- Disapproval of Bush's performance in office remains high, but the poll highlighted growing disapproval of the new Democratic majority in Congress. Just 39 percent said they approve of the job Congress is doing, down from 44 percent in April, when the new Congress was about 100 days into its term. More significant, approval of congressional Democrats dropped 10 percentage points over that same period, from 54 percent to 44 percent.
- Much of that drop was fueled by lower approval ratings of the Democrats in Congress among strong opponents of the war, independents and liberal Democrats. While independents were evenly split on the Democrats in Congress in April (49 percent approved, 48 percent disapproved), now 37 percent said they approved and 54 percent disapproved. Among liberal Democrats, approval of congressional Democrats dropped 18 points.
- Bush's overall job-approval rating stands at 35 percent, unchanged from April.
- Many Democratic activists have complained that the 2006 midterm election results represented a call for a course change in Iraq and that so far the Democratic-controlled Congress has failed to deliver.
Among the nearly three-quarters of Americans expressing a pessimistic viewpoint, about one in five blamed the war for their negative outlook, and about the same ratio mentioned the economy, gas prices, jobs or debt as the main reason for their dissatisfaction with the country's direction. Eleven percent cited "problems with Bush," and another 11 percent said "everything" led them to their negative opinion.
The Congressman Who kept $90,000 in his home freezer
Democratic Rep. William Jefferson of Louisiana has been indicted on bribery charges. From what is known, he followed the path of some Republican lawmakers who are now paying for their venality. Members of the Congressional Black Caucus are reported to be "strongly" supportive of Rep. Jefferson.
- If convicted on all counts, Jefferson could face more than 200 years in prison, but under federal sentencing guidelines the term would probably be much less. The 94-page indictment details 11 alleged bribery and fraud schemes involving his business interests in at least seven West African countries, including telecommunications deals in Nigeria and Ghana, oil concessions in Equatorial Guinea, waste-recycling systems in Nigeria and the Nigerian sugar plant for which he sought Export-Import Bank financing.
Monday, June 04, 2007
Spam Kings and Those Who Keep Them in Business
Now, go open the message from Violet M. Box (I'm waiting for you) or from SCC (Our company has announced additional openings for new employees). Good luck.
"There is a sucker born every minute"
---Joseph Bessimer or David Hannum
Friday, June 01, 2007
Iraq - The Human toll of the Neocons' War
125 American soldiers died in Iraq in the month of May
How many more must die? It was not a merry month -- not for the hapless Iraqi civilians, not for the soldiers, and certainly not for the families of the dead and injured.
Time for an Egghead President
Shouldn't be difficult to find when you think about the current one. Eugene Robinson in the Washington Post: "I want a president who reads newspapers, who reads books other than those that confirm his worldview, who bones up on Persian history before deciding how to deal with Iran's ambitious dreams of glory. I want a president who understands the relationship between energy policy at home and U.S. interests in the Middle East -- and who's smart enough to form his or her own opinions, not just rely on what old friends in the oil business say." We can hope but our system is such that "friends in the oil business" have a lot to do with who gets elected.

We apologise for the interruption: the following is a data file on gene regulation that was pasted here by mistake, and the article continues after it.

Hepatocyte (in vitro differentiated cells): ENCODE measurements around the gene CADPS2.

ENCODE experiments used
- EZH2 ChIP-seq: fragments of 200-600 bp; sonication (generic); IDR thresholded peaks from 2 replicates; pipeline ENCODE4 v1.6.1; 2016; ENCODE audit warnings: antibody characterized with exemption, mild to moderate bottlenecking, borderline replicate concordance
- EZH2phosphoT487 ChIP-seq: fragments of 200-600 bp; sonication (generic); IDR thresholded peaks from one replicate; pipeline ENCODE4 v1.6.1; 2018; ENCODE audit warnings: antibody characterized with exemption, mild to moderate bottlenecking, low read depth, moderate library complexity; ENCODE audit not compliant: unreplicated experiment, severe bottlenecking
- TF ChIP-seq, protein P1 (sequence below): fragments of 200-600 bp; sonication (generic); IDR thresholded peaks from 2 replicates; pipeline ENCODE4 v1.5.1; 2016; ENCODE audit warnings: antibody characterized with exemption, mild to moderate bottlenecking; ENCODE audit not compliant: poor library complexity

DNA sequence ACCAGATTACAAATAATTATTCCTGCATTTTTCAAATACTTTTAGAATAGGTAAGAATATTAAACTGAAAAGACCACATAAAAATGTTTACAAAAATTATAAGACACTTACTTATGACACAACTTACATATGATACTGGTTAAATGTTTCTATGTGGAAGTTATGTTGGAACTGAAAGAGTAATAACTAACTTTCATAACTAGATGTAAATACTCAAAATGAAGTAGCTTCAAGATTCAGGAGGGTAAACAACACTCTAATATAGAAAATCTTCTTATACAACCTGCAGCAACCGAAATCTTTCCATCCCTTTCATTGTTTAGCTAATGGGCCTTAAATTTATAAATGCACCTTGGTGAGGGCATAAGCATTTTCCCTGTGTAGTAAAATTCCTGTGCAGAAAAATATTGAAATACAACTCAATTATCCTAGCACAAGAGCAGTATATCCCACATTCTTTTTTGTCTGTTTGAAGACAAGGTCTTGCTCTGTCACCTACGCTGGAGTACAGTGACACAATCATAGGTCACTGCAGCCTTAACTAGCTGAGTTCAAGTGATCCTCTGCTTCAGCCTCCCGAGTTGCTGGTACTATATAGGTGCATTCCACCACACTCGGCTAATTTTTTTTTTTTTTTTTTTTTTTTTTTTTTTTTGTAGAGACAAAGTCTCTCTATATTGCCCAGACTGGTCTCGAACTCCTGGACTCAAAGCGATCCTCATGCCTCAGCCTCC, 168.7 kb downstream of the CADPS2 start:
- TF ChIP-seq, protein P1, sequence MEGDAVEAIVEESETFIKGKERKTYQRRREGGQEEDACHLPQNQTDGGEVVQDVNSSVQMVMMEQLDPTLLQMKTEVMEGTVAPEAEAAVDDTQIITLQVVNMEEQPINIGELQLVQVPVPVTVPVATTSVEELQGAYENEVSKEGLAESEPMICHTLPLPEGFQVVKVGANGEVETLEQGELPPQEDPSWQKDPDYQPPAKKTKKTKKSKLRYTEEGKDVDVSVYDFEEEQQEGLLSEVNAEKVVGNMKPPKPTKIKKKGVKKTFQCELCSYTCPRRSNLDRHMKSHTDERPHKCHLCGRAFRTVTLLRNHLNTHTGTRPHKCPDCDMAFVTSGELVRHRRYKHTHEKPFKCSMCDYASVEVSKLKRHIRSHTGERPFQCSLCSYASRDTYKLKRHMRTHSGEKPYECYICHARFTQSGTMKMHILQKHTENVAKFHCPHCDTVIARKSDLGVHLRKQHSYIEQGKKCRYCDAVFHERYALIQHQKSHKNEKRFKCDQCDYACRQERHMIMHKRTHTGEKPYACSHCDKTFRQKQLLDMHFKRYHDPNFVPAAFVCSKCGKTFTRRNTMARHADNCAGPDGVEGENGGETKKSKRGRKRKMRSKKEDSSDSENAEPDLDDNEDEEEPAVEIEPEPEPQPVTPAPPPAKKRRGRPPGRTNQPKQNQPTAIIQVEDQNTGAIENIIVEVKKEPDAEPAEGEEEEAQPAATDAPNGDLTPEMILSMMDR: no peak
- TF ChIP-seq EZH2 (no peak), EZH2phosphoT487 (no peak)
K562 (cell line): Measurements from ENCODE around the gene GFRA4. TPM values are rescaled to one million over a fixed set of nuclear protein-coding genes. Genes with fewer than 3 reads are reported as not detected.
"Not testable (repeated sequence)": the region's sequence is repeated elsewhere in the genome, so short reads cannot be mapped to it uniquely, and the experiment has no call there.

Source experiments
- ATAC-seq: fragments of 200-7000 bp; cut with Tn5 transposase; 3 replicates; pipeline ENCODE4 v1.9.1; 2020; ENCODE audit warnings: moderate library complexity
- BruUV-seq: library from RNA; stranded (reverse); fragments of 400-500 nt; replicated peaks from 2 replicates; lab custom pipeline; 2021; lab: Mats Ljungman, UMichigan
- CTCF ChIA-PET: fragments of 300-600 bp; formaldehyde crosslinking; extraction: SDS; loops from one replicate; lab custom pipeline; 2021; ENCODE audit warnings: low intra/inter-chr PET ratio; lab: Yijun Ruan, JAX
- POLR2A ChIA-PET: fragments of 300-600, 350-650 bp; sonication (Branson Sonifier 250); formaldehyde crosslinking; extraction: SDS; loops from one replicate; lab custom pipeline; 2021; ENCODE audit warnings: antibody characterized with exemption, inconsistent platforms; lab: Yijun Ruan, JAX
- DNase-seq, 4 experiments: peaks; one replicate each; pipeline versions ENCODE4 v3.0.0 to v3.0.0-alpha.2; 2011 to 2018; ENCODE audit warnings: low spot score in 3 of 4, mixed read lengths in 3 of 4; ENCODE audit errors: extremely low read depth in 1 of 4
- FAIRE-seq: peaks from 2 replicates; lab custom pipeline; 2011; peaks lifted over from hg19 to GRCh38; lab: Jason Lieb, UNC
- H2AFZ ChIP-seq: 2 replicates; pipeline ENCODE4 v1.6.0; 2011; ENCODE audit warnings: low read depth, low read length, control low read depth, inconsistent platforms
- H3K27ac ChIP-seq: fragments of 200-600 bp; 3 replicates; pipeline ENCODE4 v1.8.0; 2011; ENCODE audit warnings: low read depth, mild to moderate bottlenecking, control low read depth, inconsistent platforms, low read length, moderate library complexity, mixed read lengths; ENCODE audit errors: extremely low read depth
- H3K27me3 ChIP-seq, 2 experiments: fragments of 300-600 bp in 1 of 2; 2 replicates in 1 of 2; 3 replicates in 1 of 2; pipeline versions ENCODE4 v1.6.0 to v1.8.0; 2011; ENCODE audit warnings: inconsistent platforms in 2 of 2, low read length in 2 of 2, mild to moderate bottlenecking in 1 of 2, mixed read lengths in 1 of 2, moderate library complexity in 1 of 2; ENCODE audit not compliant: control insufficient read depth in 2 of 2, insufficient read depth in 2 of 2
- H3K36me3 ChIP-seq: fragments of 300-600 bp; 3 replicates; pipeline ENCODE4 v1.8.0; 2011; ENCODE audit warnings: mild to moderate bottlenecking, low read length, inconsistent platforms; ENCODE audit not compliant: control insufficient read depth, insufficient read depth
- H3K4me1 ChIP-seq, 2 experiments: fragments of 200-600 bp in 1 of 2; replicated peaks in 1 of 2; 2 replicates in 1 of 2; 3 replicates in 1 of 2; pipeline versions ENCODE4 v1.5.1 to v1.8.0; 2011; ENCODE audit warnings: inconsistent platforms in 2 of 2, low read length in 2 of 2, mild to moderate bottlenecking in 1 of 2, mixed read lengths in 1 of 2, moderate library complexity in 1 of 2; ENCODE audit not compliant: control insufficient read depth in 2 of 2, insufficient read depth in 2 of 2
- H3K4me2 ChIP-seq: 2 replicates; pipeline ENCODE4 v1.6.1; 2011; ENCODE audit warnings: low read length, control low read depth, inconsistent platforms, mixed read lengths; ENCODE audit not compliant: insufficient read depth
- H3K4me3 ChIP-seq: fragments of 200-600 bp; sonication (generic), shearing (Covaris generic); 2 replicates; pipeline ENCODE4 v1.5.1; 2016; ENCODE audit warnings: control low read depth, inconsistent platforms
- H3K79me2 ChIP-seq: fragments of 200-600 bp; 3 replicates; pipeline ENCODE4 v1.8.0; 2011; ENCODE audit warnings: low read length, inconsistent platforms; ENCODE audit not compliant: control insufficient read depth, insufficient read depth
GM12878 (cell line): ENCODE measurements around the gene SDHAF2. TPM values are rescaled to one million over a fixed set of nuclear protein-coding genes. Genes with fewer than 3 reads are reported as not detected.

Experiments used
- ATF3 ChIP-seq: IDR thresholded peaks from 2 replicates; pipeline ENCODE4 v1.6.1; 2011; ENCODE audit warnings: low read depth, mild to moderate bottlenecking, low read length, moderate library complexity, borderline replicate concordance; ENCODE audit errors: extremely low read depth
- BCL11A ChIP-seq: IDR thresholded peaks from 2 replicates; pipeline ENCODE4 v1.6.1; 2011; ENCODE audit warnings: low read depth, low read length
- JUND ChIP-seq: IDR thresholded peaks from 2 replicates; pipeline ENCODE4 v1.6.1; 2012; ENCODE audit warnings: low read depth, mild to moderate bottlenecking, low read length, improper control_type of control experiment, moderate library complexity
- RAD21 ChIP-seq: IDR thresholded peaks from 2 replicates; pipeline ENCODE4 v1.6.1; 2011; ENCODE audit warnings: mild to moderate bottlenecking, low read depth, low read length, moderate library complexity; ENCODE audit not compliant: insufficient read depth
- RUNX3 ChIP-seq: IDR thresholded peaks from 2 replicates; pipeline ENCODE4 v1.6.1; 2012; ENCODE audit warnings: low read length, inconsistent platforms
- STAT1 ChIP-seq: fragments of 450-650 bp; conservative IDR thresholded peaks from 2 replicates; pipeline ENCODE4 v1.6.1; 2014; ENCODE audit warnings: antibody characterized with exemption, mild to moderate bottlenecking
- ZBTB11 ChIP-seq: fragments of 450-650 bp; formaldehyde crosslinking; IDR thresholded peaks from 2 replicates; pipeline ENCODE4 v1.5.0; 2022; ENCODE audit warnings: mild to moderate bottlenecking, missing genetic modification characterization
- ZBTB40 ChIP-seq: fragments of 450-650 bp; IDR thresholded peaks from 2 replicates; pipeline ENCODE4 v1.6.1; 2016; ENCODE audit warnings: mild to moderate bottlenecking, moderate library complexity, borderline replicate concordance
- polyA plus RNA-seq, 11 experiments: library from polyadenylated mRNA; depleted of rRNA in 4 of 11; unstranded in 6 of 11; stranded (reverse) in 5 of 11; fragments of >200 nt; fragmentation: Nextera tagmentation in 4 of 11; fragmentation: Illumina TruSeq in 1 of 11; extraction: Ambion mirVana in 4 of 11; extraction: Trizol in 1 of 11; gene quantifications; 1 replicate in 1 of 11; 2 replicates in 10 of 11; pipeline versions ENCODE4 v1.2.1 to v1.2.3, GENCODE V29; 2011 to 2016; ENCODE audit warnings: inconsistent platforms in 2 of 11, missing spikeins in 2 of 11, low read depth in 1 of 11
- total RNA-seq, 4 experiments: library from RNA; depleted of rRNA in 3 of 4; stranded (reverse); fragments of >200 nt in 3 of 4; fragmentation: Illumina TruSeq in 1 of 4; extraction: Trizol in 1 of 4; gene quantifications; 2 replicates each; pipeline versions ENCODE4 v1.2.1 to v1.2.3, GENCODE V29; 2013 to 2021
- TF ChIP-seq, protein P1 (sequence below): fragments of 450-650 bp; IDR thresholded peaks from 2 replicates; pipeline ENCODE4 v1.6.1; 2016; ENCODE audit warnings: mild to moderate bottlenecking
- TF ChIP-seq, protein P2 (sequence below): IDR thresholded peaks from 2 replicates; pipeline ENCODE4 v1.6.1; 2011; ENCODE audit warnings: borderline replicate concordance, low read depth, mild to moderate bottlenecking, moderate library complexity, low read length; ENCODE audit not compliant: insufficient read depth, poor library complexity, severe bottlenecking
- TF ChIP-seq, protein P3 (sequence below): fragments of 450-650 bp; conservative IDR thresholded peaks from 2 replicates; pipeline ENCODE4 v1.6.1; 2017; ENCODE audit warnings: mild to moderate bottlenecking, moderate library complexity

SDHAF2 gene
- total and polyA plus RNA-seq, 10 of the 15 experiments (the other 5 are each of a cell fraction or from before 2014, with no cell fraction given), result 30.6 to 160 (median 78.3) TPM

I want a president who looks forward to policy meetings on health care and has ideas to throw into the mix.
I want a president who believes in empirical fact, whose understanding of spirituality is complete enough to know that faith is "the evidence of things not seen" and who knows that for things that can be seen, the relevant evidence is fact, not belief. I want a president -- and it's amazing that I even have to put this on my wish list -- smart enough to know that Darwin was right.
Actually, I want a president smart enough to know a good deal about science. He or she doesn't have to be able to do the math, but I want a president who knows that the great theories underpinning our understanding of the universe -- general relativity and quantum mechanics -- have stood for nearly a century and proved stunningly accurate, even though they describe a world that is more shimmer than substance. I want him or her to know that there's a lot we still don't know.
I want the next president to be intellectually curious -- and also intellectually honest. I want him or her to understand the details, not just the big picture. I won't complain if the next president occasionally uses a word I have to look up.
The conventional wisdom says that voters are turned off when candidates put on showy displays of highfalutin brilliance. I hope that's wrong. I hope people understand how complicated and difficult the next president's job will be, and how much of a difference some real candlepower would make.
I don't want the candidates to pretend to be average people, because why would we choose an ordinary person for such an extraordinary job? I want to see what they've got -- how much they know, how readily they absorb new information, how effectively they analyze problems and evaluate solutions. If the next president is almost always the smartest person in the room, I won't mind a bit. After all, we're not in high school anymore.